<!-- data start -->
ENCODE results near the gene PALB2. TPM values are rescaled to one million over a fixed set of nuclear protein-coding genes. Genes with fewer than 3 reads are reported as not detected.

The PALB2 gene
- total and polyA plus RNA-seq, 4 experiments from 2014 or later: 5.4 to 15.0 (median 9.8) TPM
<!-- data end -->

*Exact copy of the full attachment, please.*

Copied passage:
ENCODE results near the gene PALB2. TPM values are rescaled to one million over a fixed set of nuclear protein-coding genes. Genes with fewer than 3 reads are reported as not detected.

The PALB2 gene
- total and polyA plus RNA-seq, 4 experiments from 2014 or later: 5.4 to 15.0 (median 9.8) TPM